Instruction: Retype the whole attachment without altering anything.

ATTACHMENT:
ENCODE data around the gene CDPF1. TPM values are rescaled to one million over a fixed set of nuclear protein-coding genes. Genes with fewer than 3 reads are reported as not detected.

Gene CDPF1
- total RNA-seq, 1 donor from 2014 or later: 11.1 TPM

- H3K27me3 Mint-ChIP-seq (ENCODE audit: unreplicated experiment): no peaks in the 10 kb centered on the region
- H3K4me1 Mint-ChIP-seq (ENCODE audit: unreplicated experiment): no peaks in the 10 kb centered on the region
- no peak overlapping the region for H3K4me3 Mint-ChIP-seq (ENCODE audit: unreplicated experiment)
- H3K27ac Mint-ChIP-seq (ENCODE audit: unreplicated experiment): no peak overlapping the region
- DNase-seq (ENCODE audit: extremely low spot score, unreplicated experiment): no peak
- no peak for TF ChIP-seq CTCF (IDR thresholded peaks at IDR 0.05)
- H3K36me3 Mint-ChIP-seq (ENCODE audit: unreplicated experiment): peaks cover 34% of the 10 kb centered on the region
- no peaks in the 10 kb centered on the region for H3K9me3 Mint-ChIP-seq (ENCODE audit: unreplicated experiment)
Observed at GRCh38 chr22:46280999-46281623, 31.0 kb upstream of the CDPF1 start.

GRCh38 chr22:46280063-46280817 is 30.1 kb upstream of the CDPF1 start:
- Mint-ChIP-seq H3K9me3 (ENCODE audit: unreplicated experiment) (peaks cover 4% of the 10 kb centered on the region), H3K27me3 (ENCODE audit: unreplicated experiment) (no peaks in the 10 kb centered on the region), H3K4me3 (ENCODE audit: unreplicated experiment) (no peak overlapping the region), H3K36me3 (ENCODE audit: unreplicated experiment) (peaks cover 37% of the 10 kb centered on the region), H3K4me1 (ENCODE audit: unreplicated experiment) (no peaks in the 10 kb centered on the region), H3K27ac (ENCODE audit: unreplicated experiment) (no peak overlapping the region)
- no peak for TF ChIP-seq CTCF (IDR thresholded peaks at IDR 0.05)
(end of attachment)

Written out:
ENCODE data around the gene CDPF1. TPM values are rescaled to one million over a fixed set of nuclear protein-coding genes. Genes with fewer than 3 reads are reported as not detected.

Gene CDPF1
- total RNA-seq, 1 donor from 2014 or later: 11.1 TPM

- H3K27me3 Mint-ChIP-seq (ENCODE audit: unreplicated experiment): no peaks in the 10 kb centered on the region
- H3K4me1 Mint-ChIP-seq (ENCODE audit: unreplicated experiment): no peaks in the 10 kb centered on the region
- no peak overlapping the region for H3K4me3 Mint-ChIP-seq (ENCODE audit: unreplicated experiment)
- H3K27ac Mint-ChIP-seq (ENCODE audit: unreplicated experiment): no peak overlapping the region
- DNase-seq (ENCODE audit: extremely low spot score, unreplicated experiment): no peak
- no peak for TF ChIP-seq CTCF (IDR thresholded peaks at IDR 0.05)
- H3K36me3 Mint-ChIP-seq (ENCODE audit: unreplicated experiment): peaks cover 34% of the 10 kb centered on the region
- no peaks in the 10 kb centered on the region for H3K9me3 Mint-ChIP-seq (ENCODE audit: unreplicated experiment)
Observed at GRCh38 chr22:46280999-46281623, 31.0 kb upstream of the CDPF1 start.

GRCh38 chr22:46280063-46280817 is 30.1 kb upstream of the CDPF1 start:
- Mint-ChIP-seq H3K9me3 (ENCODE audit: unreplicated experiment) (peaks cover 4% of the 10 kb centered on the region), H3K27me3 (ENCODE audit: unreplicated experiment) (no peaks in the 10 kb centered on the region), H3K4me3 (ENCODE audit: unreplicated experiment) (no peak overlapping the region), H3K36me3 (ENCODE audit: unreplicated experiment) (peaks cover 37% of the 10 kb centered on the region), H3K4me1 (ENCODE audit: unreplicated experiment) (no peaks in the 10 kb centered on the region), H3K27ac (ENCODE audit: unreplicated experiment) (no peak overlapping the region)
- no peak for TF ChIP-seq CTCF (IDR thresholded peaks at IDR 0.05)